The modern Hylian script (hairiamoji) appears in the Nintendo game: The legend of
Zelda, the Wind Waker and was developed by an unknown graphics artist at Nintendo.
In the game the script is used in the islands of what used
to be Hyrule at least several centuries after the game The Ocarina of Time was
set. The script has a very angular and rectangular appearance and is syllabic
like the old Hylian script. The modern script also retains a
few of the character forms of old Hylian. Unlike old Hylian, the modern script has a
system of distinguishing voiced and voiceless consonants. It also has four punctuation
marks and a set of numerals.
The modern Hylian script is based largely on the Japanese katakana syllabary
and functions in a very similar way. It also has a set of numerals and punctuation.
The letterforms are at least based on the symbols of the old
Hylian script if not derived from them (The symbols appear to have been derived from
their katakana equivalents. Seeing as the script has been designed to write Japanese,
by a Japanese person it is only logical that it should be designed this way).
The script, like katakana, uses two diacritical marks placed above an unvoiced
character to change it to a voiced consonant. Two horizontal lines are used in most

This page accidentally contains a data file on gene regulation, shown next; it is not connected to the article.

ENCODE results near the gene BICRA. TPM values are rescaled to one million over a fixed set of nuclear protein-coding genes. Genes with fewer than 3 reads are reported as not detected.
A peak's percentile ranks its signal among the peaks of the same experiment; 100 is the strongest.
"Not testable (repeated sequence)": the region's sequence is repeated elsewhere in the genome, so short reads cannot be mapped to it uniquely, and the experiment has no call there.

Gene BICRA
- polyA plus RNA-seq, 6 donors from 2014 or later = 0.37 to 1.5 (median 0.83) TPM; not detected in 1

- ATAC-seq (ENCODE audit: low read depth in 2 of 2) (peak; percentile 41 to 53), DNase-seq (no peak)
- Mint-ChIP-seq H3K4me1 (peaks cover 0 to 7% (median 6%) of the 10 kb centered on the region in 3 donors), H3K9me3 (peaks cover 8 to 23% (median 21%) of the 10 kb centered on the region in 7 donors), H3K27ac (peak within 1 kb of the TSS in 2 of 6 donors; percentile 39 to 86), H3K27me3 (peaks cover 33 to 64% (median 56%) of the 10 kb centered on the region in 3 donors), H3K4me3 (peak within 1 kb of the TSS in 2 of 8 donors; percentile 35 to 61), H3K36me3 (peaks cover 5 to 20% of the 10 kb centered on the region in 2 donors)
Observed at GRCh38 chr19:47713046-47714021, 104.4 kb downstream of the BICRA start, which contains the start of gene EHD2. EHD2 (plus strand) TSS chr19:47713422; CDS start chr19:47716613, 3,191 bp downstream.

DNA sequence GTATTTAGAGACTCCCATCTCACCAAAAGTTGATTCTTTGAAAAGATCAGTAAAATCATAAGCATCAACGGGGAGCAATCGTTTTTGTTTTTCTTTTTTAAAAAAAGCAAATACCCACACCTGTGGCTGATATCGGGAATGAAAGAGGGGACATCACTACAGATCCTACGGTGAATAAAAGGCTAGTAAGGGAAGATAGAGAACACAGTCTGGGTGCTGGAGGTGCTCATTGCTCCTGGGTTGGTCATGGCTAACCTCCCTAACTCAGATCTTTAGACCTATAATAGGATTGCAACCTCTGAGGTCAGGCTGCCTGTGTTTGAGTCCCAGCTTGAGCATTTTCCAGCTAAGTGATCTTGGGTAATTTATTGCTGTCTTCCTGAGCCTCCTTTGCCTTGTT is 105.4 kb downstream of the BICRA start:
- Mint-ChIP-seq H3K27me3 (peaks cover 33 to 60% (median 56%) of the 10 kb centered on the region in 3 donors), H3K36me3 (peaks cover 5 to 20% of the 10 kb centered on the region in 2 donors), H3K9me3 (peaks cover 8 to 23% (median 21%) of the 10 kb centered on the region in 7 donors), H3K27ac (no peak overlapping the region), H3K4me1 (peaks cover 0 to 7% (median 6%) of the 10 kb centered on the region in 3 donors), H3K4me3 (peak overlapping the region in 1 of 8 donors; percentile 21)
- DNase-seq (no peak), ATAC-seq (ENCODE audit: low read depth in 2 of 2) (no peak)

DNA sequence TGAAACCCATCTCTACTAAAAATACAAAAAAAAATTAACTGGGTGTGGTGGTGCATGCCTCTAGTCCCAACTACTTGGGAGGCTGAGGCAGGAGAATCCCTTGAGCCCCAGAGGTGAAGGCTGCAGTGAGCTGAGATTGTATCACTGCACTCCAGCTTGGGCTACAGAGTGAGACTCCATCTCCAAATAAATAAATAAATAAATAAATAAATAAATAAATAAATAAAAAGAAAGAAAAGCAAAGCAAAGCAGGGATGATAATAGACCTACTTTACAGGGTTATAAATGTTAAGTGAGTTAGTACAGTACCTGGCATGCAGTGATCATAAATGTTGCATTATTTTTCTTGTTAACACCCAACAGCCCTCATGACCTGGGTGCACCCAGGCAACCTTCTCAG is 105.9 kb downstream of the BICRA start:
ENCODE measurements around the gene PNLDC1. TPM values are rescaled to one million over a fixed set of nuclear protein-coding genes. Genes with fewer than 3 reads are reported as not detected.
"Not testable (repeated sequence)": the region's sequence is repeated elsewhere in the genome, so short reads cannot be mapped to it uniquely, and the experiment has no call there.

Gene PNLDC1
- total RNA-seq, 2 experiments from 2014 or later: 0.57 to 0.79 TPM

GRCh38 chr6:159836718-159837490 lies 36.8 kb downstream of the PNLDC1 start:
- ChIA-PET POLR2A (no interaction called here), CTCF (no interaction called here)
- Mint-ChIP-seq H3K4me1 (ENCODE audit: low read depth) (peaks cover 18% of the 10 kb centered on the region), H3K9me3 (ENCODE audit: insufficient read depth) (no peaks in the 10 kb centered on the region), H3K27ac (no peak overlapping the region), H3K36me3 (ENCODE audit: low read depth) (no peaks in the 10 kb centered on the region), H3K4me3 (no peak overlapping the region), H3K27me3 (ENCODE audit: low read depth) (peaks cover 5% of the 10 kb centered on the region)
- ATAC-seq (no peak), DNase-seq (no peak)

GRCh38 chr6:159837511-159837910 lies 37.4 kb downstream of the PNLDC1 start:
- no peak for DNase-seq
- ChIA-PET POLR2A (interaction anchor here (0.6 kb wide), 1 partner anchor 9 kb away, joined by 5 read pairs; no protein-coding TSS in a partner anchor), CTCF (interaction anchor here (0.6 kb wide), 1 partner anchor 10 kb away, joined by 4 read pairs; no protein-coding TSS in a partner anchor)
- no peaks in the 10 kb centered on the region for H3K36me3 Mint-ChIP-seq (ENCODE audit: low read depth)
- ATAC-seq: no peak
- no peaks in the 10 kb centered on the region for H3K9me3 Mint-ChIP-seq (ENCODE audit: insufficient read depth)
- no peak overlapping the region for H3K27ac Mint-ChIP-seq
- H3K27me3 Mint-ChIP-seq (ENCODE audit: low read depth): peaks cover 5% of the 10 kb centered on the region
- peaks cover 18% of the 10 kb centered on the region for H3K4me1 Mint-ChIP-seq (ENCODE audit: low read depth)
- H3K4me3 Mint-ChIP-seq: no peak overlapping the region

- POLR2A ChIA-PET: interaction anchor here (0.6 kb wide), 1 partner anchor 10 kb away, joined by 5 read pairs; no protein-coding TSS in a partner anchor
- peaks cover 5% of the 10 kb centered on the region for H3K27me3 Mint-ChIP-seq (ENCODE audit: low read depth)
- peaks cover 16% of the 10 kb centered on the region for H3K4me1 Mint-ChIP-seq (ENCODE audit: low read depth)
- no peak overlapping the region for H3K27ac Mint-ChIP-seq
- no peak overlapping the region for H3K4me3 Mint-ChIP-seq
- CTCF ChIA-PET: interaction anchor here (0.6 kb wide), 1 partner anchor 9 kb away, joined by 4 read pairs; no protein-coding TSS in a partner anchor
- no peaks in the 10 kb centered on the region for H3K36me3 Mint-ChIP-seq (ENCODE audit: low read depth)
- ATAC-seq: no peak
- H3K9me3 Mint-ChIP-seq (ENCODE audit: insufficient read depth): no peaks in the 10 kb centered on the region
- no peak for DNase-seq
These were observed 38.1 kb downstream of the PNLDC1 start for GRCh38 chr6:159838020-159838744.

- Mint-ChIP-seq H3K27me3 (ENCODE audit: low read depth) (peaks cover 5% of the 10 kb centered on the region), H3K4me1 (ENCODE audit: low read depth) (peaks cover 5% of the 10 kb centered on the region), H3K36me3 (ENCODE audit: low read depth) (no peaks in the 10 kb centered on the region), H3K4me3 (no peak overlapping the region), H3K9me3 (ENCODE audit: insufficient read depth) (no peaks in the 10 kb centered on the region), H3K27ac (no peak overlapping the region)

cases except for 'p' where a square is used to change the 'h' to a 'p' syllable.
Palatalized consonants are indicated as they are in kana, as is the double consonant,
however, the 'y' and 'tsu' characters don't necessarily have to be shrunk.
The script is written from left to right top to bottom and includes five punctuation
marks. The punctuation is the same as is used in Japanese.
Used to write
Japanese and Hylian (hairiago), a fictional language spoken in the islands of the World
of Hyrule by the races of Hyrule.
Modern Hylian script
Vowel lengthener as used in katakana
Period (placed to the bottom right of the final symbol in sentence)
Comma (placed on the centerline of a line of text with equal spacing between the separated clauses)
Quotation marks and/or brackets (parentheses)
The information on this page was put together by Greig Isles.